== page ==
AUSTIN, Texas – Billy Horschel vowed he wouldn’t let it happen again. He was sick of match play getting the best of him when deep down he knew it was a format made for him. This time it would be different.
To get to how Billy Horschel won the 2021 World Golf Championships – Dell Technologies Match Play, (which he did by beating Scottie Scheffler 2 and 1 in Sunday’s final at Austin Country Club), we first must go back to how he lost it on his previous tries.
In 2014, when the tournament was a straight elimination format, Horschel had destroyed the higher seeded Jamie Donaldson 6 and 5 in his first-round match and was cruising against Jason Day in the second round.
He was 3-up at the turn and Day had just sent his drive on the 10th into a cactus, forcing an unplayable penalty while Horschel sat in the fairway. About five minutes later, after three-putting from 40-feet, Horschel had halved the hole. A previously dejected Day sparked up and forged a comeback – forcing a playoff before winning on the 22nd hole.
Day would go on to win the tournament.
At Harding Park in San Francisco a year later, with the new group format, Horschel made light work of Brandt Snedeker and Jason Dufner over the first two days setting up a winner-take-all showdown with Rory McIlroy. He had a chance to win from 12-feet on the 18th hole … but you guessed it. He missed.
“I was 2-up against Rory with two to play. Rory drained like a 45-footer on 17 (we checked – it was 26-feet, 4-inches) and birdied 18 and then he won two holes later. So that was an opportunity lost there,” Horschel recalled.
McIlroy went on to win the tournament.
In 2019 – now at Austin Country Club – Horschel opened group play against Jordan Spieth. Like Scheffler, Spieth is a Texan who played at the University of Texas in Austin. He was a clear crowd favorite. But when Horschel birdied four of the first six holes to set up a 3-up lead they were pretty quiet.
He lost the lead three holes later but managed to rebound to be 2-up with three to play. Then he bogeyed 16 and 19 to tie the match. Still, come Friday, he knew a win against Kevin Na would keep him alive and the pair were square with four to play. He lost three straight holes.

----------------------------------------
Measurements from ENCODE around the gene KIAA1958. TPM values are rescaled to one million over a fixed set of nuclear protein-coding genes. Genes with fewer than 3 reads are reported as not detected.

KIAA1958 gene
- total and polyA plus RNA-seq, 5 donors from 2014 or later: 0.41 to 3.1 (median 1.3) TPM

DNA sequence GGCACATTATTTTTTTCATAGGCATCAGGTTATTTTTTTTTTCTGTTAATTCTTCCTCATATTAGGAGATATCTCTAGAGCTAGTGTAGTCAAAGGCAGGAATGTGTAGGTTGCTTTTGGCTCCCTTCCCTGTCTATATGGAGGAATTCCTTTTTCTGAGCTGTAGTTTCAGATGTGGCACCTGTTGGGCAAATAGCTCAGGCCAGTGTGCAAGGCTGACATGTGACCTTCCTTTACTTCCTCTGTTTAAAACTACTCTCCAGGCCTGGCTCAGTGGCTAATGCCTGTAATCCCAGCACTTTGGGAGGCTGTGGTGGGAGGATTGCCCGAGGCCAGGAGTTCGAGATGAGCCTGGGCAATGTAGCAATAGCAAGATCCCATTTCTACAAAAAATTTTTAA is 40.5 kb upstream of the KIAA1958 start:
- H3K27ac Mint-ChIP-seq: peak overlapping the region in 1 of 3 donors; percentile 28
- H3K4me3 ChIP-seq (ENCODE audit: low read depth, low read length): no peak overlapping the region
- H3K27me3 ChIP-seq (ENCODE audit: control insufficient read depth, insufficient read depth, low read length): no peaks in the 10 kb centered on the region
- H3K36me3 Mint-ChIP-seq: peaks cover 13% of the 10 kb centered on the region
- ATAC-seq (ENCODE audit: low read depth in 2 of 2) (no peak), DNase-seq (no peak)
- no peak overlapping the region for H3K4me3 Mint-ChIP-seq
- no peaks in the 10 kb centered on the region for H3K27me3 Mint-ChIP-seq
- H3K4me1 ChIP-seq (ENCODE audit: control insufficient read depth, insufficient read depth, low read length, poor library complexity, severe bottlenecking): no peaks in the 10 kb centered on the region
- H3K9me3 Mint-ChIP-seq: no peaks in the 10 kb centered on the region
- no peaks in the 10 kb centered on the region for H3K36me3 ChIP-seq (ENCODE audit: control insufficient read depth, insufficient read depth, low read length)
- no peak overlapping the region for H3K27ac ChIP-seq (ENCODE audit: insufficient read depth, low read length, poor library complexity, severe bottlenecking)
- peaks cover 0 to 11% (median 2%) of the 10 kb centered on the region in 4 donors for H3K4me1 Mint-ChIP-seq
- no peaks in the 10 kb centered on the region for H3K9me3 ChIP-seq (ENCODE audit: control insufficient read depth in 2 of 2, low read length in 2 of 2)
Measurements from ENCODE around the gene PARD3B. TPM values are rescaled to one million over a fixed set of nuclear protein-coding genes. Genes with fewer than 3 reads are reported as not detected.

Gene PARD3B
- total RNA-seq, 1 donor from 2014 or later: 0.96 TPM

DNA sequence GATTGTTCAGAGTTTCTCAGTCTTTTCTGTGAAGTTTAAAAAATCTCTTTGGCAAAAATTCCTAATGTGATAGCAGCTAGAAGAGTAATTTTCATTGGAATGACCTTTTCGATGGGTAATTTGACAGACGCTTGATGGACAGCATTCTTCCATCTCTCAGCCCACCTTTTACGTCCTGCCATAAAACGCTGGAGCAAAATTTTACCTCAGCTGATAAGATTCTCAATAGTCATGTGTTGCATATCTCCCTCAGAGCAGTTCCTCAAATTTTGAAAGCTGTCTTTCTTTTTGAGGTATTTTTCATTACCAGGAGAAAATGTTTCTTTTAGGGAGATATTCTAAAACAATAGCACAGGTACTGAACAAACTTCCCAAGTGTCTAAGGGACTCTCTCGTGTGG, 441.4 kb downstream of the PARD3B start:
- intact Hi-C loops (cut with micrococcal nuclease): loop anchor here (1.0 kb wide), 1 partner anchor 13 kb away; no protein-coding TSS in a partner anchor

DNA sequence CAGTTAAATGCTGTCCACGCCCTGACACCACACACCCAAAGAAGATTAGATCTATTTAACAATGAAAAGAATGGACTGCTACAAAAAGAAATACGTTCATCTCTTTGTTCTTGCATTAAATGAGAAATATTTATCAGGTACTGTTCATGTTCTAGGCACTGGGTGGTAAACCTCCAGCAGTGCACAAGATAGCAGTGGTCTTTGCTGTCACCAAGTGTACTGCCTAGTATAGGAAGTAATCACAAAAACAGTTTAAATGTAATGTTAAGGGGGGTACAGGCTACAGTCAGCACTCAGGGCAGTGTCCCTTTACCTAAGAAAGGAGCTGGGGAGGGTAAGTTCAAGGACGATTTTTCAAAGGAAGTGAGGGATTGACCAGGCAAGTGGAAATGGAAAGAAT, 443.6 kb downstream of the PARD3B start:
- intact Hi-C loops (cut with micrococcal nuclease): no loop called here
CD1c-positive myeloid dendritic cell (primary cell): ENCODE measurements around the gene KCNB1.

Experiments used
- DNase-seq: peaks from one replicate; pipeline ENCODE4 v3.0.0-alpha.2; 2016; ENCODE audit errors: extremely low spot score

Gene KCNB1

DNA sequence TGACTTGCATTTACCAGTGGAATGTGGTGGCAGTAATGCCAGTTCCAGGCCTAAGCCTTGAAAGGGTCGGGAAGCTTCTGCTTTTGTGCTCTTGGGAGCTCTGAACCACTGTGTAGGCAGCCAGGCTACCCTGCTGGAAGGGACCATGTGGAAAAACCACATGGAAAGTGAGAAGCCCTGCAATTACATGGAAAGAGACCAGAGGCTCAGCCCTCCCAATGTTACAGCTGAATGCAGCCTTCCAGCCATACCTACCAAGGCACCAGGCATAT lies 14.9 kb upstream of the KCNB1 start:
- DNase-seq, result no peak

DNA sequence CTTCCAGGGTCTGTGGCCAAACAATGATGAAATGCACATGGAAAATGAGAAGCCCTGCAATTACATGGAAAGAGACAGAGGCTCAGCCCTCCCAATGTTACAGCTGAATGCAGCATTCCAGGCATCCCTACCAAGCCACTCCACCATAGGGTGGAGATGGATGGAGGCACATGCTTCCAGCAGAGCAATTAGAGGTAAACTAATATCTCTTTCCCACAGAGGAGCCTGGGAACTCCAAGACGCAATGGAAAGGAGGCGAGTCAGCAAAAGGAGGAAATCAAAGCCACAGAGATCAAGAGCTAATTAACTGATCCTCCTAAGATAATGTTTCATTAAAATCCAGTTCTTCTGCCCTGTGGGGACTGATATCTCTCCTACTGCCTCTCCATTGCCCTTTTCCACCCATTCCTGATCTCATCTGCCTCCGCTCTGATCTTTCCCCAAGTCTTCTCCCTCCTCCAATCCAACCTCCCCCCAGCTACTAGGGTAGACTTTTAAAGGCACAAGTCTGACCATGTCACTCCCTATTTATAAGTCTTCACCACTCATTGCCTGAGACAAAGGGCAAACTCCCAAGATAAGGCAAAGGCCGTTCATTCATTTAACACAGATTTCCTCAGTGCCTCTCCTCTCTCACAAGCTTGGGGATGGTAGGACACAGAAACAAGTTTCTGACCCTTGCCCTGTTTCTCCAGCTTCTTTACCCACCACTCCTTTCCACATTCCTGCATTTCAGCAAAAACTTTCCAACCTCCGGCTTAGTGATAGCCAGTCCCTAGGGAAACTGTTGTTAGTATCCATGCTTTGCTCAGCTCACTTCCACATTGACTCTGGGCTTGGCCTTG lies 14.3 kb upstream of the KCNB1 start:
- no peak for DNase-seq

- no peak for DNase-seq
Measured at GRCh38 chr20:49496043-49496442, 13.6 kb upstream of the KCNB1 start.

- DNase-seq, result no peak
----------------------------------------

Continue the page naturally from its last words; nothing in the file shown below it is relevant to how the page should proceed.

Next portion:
Na didn’t win the tournament, but he did get to the final eight.
“I’ve had my opportunities. I just didn’t finish off matches. So to be able to do that this week – it makes this win sweeter,” Horschel grinned.
So what was the change? What was the vow that allowed this Billy Horschel to get out of his group with Collin Morikawa, J.T. Poston and Max Homa (via a playoff) and then past Kevin Streelman, Tommy Fleetwood (via a playoff) and Victor Perez before taking out Scheffler?
“There were certain times that I’ve been too focused on trying to play my opponent instead of the course,” Horschel explained. “When he’s in trouble you’re just like, hey, I just want to hit the green and make a par and you wind up not hitting a great golf shot.”
The passive mindset wasn’t working for him. And so the vow was simple. First, play the course not the man. Second, if the moment came, be smart but keep the foot down. Third, move on from mistakes quickly.
These came to life in the championship match. Holding a 2-up lead coming down the par-5 12th Horschel watched Scheffler’s second shot find water. So he took the smart, yet conservative play of laying up. Then, when it came time for his wedge, Horschel smelled blood in said water – and took dead aim going for the kill.
It was the right mindset – but wrong execution – as the ball bounded past the pin and into a bunker that he wouldn’t get up and down from. Scheffler though did not take advantage. Rather than dwell on the negative Horschel moved on.
“You have to understand that it’s going to be a roller coaster. You’re going to have ups and downs, you’re going to have swings in matches where you think you’re going to win a hole and you wind up tying or losing a hole,” Horschel adds.